What is Bitcoin?
The Planet Money podcast gives an overview of Bitcoin, but this video also provides a basic introduction.
Why I Believe Bitcoin will Fail as a Currency
Although I think that Bitcoin is ingenious and fascinating in many ways, I don’t believe that it will succeed as a currency. The problem is that a Bitcoin is unlikely to ever be a good store of value (a primary function of any widely accepted currency) because the (eventually) fixed money supply will cause the purchasing power of a Bitcoin to be extremely volatile.
Modern fiat currencies are able to control purchasing power (some better than others) because they have a central bank that can increase or decrease the money supply in response to economic growth and economic contractions. If the central bank does its job well, the inflation expectations of market participants will be well anchored, and the purchasing power of the currency will be relatively stable over time.
Historically, commodity based currencies have also been able to provide reasonably stable purchasing power, without a central bank, because the underlying commodities which were used as currency required labor and capital to grow, gather, or mine. The value of a unit of the commodity currency was related to the amount of labor and capital which went into producing it. This link to labor and capital helped to regulate the money supply and stabilize the purchasing power of the commodity currency.
For example, if the purchasing power of the commodity rose (deflation), there would be an increased incentive to deploy more resources to produce more of the commodity. This increase in production would increase the money supply and counteract the deflation. Alternatively, if the purchasing power fell (inflation) there would be a decreased incentive to continue investing the necessary labor and capital for additional production, and some of the existing stock of the commodity would likely be consumed for non-monetary purposes or used for trade with other groups. This would decrease the money supply and counteract the inflation. This production-based money supply response may have been rather crude, but in a slow growing economy it was likely sufficient to keep prices and expectations reasonably stable.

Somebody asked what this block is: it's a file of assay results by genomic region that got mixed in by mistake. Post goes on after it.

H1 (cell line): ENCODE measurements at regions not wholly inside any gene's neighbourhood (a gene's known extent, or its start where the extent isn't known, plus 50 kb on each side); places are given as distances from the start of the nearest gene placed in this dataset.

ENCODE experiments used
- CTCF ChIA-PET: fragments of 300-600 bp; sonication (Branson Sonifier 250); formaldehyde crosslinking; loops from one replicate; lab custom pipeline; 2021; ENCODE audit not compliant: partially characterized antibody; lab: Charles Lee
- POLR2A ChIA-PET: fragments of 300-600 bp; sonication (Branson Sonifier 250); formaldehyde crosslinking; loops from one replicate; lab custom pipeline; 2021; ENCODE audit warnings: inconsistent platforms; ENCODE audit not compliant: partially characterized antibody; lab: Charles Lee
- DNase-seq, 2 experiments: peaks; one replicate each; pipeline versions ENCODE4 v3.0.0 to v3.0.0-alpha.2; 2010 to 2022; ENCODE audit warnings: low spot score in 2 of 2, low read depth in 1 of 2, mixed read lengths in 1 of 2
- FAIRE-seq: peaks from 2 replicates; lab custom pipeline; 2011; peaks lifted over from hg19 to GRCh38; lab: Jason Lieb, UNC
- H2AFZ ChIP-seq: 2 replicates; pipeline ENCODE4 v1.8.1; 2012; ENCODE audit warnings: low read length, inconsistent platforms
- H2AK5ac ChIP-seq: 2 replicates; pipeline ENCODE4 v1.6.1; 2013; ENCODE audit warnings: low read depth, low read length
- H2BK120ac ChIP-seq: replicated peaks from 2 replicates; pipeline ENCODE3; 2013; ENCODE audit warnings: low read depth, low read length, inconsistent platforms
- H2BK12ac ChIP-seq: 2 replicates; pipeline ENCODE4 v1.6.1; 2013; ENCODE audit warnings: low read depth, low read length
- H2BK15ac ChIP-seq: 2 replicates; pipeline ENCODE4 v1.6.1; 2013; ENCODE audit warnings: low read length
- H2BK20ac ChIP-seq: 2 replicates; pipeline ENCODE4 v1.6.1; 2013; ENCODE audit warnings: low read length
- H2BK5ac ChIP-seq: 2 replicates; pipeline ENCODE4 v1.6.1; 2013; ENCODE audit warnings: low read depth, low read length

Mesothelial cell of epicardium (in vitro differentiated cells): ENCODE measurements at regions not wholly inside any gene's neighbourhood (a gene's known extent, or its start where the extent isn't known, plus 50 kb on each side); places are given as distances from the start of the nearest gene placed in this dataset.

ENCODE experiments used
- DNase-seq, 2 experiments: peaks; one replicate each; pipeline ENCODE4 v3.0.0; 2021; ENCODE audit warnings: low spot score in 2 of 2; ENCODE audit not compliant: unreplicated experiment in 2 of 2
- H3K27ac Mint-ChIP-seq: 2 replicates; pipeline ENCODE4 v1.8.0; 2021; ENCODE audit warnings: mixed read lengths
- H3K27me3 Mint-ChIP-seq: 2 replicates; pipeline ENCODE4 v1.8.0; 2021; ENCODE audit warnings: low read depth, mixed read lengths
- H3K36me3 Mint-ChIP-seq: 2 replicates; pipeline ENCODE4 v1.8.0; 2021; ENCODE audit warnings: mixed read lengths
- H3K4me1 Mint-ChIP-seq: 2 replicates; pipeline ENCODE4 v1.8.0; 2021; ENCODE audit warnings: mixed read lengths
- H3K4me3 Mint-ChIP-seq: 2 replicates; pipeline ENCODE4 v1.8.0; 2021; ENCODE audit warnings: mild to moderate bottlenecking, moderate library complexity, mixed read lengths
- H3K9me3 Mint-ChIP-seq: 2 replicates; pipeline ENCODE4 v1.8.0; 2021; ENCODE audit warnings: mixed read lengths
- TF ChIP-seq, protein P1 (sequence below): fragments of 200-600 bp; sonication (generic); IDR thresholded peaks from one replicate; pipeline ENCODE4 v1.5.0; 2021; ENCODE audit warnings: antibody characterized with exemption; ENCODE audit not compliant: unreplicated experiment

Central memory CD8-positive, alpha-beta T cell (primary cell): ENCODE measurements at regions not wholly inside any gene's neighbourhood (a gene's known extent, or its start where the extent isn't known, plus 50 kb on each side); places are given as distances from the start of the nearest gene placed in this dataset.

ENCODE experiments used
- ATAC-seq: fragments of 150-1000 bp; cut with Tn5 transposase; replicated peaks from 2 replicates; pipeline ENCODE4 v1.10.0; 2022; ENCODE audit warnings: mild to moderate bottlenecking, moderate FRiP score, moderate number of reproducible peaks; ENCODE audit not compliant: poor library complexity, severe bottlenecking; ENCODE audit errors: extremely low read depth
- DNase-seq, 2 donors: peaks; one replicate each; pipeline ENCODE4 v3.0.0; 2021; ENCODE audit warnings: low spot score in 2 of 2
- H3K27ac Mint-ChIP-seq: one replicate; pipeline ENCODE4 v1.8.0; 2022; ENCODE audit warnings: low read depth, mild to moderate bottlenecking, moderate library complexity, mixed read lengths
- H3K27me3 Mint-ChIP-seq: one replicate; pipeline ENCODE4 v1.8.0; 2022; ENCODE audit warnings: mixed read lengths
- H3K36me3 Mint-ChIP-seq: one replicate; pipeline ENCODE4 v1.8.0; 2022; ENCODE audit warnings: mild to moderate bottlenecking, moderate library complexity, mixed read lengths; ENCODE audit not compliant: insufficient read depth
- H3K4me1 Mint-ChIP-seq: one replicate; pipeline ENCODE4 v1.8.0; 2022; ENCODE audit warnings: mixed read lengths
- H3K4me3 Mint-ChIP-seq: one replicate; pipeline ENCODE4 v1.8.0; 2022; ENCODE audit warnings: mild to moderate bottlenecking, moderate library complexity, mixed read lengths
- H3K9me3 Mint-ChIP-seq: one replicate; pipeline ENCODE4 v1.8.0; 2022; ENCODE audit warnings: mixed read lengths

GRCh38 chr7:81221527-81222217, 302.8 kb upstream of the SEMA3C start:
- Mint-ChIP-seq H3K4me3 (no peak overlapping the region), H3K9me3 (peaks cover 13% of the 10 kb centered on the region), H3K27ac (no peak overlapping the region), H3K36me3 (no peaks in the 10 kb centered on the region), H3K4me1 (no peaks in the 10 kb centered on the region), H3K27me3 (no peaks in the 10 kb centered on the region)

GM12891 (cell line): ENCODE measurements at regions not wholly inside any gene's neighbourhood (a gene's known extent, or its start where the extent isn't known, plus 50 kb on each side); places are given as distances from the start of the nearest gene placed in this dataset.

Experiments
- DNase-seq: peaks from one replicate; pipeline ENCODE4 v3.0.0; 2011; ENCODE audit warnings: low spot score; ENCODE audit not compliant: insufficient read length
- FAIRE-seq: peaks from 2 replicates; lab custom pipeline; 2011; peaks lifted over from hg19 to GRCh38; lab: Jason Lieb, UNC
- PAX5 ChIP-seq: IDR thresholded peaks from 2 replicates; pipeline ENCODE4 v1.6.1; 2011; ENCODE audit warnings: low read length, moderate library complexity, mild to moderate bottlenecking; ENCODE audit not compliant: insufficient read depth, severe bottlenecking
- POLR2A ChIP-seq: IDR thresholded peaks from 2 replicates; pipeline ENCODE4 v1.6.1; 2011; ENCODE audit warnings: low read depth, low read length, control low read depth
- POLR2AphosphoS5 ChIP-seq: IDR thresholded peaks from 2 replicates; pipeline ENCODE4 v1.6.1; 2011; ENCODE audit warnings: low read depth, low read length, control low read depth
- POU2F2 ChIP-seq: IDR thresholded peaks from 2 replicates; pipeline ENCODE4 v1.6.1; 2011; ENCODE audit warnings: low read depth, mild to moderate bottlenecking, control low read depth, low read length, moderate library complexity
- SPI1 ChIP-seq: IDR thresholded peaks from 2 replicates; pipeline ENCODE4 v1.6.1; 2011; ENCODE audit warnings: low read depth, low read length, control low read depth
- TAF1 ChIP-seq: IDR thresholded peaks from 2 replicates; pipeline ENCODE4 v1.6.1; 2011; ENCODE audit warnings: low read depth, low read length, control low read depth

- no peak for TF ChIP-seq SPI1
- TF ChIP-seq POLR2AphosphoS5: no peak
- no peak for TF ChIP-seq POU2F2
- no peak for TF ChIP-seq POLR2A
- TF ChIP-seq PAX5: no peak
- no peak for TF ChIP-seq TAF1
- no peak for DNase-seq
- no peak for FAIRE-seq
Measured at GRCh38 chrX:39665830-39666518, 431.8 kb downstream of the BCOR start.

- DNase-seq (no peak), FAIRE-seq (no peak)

In contrast, the value of a Bitcoin has no similar link to labor and capital, and there is no central bank to control the money supply. Since the supply of Bitcoins will eventually be fixed, the purchasing power of a Bitcoin will depend on the size of the Bitcoin economy and, more importantly, on the expected future size of the Bitcoin economy.
In fact, the purchasing power of a Bitcoin today depends greatly on our expectations for the growth or contraction of the Bitcoin economy tomorrow. If market participants expect the deflation in the future due to a growing Bitcoin economy then they will want to hold large Bitcoin balances and the purchasing power will increase today. However, if they expect a decrease in the future size of the Bitcoin economy then they will want to hold minimal (or zero) balances and the purchasing power will fall today.
Similar to a speculative stock, the value of a Bitcoin will be very susceptible to swings in market confidence. However, with a speculative stock, the success of the underlying business is largely independent of the stock price volatility. In contrast, the adoption of a currency does depend on purchasing power stability. If purchasing power cannot be stabilized then widespread adoption by consumers and merchants is unlikely.
Although I’m convinced that Bitcoin will eventually fail, it is still a fascinating story to follow if you are interested in monetary economics. The online debate over Bitcoin’s viability is fierce. There is a lot of money currently invested in Bitcoins, and some individuals even claim to have invested all of their personal savings in the currency. In addition, new exchanges are being started to trade the currency, and Bitcoin enthusiasts are spending thousands to create “rigs” to “mine” the currency. Who knows? Perhaps a future iteration of a private digital currency will solve the problems that this initial version uncovers.